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Encapsulation is key to working out vitamin solubility issues

By Nathan Gray

- Last updated on GMT

Related tags: Vitamin

Encapsulation is key to working out vitamin solubility issues
As functional foods grow in popularity, many manufacturers have begun add vitamins to food and drink products, but what are the challenges associated with this trend, and how can we overcome them?

The enrichment of vitamins into functional food products can be challenging for many reasons, not least of all because of issues of solubility with many vitamins. Speaking with NutraIngredients Ram Chaudhari, PhD, chief scientific officer for Fortitech explained that finding the right form of a vitamin to match the food matrix it will be added to is a vital part to solving the problem.

One of the main challenges for manufacturers comes with the incorporation of fat soluble vitamins – namely vitamins A,D, E,K, and beta-carotene – into food and beverage formulations. Chaudhari said that this can pose several technical challenges to formulators and manufacturers, but noted that solutions do exist and in many cases have been in use for a number of years.

Fat vs Water soluble

One of the main challenges in addressing solubility issues, he explained, is choosing the right form of a vitamin initially.

“Choosing the right form of vitamin, so that they are soluble in the aqueous or semi-aqueous phase, is very important. Depending on the finished product form, then there are different choices of vitamin forms that may work in different situations,”​ said Chaudhari.

“With fat soluble vitamins you have to be very careful when formulating,”​ he warned. “But for water soluble vitamins there is no issue, because they are able to disperse in solutions very easily.”

Chaudhari said even in foods that high very high levels of fat content, “there will always be some form of aqueous phase, so a water soluble vitamin provide less of a problem.”

However, he explained that fat soluble vitamins can be “very tricky”​ to work with, and as such require additional formulation measures, such as encapsulations and the use of hydrocolloid stabilisers and emulsifiers can help to keep a uniform distribution.

“You have to apply micro-encapsulations or use additional ingredients that will hold these vitamins in a uniform fashion to make the mixture acceptable to the consumer,”​ he said, adding that fat soluble vitamins are almost always microencapsulated in order to assist in their formulatiuon in water based products.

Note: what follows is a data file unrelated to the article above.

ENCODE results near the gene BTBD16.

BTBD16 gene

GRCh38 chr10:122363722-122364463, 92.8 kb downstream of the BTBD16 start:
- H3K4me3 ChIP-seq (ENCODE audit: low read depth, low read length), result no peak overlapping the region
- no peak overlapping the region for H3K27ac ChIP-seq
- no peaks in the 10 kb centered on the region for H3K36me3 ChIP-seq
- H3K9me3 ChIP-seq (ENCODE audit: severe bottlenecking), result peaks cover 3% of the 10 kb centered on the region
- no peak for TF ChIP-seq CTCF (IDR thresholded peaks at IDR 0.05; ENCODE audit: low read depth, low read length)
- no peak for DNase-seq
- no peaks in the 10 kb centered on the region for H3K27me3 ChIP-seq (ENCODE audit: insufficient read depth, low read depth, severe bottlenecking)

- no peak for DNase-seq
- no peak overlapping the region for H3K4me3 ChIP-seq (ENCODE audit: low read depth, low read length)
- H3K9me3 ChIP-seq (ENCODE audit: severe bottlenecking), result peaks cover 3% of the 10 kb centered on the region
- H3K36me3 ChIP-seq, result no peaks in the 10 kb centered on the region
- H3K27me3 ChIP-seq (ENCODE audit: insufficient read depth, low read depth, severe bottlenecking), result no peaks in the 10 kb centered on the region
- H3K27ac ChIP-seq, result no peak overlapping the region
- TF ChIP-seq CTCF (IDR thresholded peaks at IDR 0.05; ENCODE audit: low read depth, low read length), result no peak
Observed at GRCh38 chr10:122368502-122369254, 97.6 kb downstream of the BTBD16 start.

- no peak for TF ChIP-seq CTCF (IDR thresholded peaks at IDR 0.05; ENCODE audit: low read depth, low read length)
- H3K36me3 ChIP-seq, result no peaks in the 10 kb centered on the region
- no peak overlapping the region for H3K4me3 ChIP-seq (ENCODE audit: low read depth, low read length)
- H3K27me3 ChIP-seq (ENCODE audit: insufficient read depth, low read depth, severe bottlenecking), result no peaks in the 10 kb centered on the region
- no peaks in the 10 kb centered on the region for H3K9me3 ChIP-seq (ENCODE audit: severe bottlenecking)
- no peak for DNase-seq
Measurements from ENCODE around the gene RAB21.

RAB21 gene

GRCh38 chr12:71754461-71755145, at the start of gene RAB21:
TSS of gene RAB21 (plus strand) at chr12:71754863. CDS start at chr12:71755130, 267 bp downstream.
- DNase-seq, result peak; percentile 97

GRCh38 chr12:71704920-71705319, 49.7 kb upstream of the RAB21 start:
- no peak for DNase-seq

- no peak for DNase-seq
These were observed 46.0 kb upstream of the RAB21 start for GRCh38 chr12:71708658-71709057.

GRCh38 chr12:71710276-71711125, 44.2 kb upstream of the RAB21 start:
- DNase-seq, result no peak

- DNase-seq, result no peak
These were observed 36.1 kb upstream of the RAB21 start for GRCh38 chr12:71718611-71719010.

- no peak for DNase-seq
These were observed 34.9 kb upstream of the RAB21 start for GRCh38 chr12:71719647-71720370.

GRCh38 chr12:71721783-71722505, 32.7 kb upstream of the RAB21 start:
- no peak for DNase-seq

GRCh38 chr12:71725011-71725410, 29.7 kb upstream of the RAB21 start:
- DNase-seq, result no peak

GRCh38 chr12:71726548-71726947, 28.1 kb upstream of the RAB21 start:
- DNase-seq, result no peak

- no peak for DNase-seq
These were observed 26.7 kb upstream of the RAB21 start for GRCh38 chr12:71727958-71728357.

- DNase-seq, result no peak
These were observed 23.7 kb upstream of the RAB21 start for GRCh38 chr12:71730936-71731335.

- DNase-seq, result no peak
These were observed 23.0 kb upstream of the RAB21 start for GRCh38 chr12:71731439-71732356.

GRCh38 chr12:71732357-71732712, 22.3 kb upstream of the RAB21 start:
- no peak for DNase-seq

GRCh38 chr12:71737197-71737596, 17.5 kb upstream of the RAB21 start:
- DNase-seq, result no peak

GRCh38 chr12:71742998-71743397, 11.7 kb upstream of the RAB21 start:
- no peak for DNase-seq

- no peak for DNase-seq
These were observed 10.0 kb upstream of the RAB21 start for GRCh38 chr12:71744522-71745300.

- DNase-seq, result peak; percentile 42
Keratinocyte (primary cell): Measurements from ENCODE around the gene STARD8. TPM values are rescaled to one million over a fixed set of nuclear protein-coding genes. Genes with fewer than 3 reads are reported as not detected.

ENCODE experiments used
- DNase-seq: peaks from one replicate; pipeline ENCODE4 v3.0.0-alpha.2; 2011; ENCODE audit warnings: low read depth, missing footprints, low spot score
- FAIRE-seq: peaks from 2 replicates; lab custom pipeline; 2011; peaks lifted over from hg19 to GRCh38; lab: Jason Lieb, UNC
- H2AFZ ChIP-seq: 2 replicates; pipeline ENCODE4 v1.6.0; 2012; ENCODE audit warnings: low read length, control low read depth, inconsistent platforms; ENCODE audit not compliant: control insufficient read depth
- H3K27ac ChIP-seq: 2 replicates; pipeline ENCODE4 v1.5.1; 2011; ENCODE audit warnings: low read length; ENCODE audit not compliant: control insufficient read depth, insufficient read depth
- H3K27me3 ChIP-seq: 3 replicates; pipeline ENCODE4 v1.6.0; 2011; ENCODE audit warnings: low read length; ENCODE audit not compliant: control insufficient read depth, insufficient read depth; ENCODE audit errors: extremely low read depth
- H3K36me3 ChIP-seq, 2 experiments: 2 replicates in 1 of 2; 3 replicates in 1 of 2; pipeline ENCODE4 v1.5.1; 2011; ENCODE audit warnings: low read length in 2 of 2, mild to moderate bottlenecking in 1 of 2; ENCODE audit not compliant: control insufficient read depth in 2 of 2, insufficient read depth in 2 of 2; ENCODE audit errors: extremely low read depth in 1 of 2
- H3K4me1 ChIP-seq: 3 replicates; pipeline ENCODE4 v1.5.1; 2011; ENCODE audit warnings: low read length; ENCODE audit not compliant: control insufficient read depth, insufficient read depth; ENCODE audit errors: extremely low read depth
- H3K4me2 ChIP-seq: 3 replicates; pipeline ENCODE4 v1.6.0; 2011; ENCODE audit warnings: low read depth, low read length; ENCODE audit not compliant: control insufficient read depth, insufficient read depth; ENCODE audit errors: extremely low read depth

“You have to use the right form of the vitamins, and the right encapsulation methods to help the particles disperse in the correct way,”​ explained Chaudhari.

Size matters

One factor that can play an important role in solubility is size, and according to the Fortitech expert, the when it comes to size; the smaller the better.

Nano-encapsulation and use of micro and nano-emulsions has helped to solve many problems with getting ingredients into food and beverage formulations, explained Chaudhari.

He added that suspending fat soluble ingredients such as vitamins in a nano-emulsion will has great benefits because the small size of the particles means that even if they are not soluble in the matrix, they have little influence on important sensory factors such as flavour and mouth feel – and are still highly bioavailable for digestion.

“The smaller the particles, the more surface area, so from a bioavailability point of view you will have no problems,”​ he added.

Encapsulation balance

In addition to the size of particles, getting the right type of encapsulation is absolutely vital to the success of a vitamin enrichment, said Chaudhari – who explained that it is important to get the right balance between protection in the food matrix, and break down in the gut.

On one hand, he said that the material must protect the encapsulated vitamins and stop reactions and the chemical breakdown of vitamins in the product. A lack of protection can have negative impact on bioavailability of the vitamin, because there is less of it, and can also cause the formation of off flavours and other issues in the formulation, said Chaudhari.

On the other hand, he explained that, the vitamin must be able to break down in digestive system, and should not be so well protected that it simply passes through the body.

“Finding the right encapsulation materials to strike this balance can be complicated, as every vitamin and each type of food matrix behave differently, and have different interactions to consider, meaning different solutions are required for even a slight change in matrix,” ​said Chaudhari.

If the encapsulation material is wrong, the vitamin will likely be either exposed to early and break down before it reaches the consumer, or it will pass right through them, he said:

“If you ‘bullet proof’ a vitamin, for example to make it more stable, and then of course this will minimise the interactions. So you improve this one thing, but then what good will that do, because the vitamin is bullet proof and will not be hydrolysed and utilised in the intestine.”

He explained that the right balance would see a coating that was rapidly broken down by the enzymes in the gut, but offered strong protection from interactions in other situations – such during production and while the product may be sat on a shelf for several weeks or months.

Related topics: Research, Vitamins & premixes

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